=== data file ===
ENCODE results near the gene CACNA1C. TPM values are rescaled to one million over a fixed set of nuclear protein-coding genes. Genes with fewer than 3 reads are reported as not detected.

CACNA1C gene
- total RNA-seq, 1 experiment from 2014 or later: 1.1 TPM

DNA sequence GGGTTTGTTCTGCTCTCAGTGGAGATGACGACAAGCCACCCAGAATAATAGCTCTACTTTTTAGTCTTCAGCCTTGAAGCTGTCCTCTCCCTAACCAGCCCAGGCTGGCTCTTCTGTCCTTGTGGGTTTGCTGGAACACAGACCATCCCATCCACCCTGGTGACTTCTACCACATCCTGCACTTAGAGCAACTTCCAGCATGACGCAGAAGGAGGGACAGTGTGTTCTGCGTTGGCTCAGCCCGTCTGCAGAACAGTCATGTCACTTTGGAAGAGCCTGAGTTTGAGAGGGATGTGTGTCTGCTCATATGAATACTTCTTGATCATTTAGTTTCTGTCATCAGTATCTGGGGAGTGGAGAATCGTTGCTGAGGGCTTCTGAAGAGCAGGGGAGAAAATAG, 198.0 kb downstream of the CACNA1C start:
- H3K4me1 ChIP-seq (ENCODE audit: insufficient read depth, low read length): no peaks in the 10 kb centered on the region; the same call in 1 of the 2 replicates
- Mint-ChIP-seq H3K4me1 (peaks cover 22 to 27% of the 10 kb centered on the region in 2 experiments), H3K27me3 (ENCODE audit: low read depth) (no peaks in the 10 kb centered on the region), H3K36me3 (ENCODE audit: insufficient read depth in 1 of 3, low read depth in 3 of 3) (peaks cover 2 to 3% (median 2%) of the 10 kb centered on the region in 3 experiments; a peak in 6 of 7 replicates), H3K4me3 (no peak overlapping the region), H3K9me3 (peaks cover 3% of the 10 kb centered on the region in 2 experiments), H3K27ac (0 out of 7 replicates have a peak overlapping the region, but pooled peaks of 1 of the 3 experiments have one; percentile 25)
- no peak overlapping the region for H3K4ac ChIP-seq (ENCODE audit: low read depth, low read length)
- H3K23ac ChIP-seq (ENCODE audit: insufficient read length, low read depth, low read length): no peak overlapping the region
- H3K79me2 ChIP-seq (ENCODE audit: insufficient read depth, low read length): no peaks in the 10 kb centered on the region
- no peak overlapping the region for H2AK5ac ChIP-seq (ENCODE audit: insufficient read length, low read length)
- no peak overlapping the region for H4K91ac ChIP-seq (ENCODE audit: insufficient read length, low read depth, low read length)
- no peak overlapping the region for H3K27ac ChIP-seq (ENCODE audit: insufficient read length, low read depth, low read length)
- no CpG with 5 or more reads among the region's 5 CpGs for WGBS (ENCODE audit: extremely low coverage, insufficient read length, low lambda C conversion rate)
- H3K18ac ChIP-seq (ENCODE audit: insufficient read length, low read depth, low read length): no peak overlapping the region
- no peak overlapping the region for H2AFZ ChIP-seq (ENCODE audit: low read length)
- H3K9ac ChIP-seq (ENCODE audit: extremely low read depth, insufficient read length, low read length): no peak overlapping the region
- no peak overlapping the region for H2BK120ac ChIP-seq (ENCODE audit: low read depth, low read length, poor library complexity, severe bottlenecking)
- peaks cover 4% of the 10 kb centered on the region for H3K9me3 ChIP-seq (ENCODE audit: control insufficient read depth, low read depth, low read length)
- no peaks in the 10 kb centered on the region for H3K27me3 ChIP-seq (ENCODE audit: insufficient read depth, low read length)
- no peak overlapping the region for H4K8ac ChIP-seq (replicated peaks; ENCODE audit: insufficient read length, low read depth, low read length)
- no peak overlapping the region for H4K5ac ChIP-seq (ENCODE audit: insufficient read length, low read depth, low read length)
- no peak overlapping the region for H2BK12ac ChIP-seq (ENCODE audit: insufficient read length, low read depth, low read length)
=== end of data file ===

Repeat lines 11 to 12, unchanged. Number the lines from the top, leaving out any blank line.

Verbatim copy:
- no peak overlapping the region for H4K91ac ChIP-seq (ENCODE audit: insufficient read length, low read depth, low read length)
- no peak overlapping the region for H3K27ac ChIP-seq (ENCODE audit: insufficient read length, low read depth, low read length)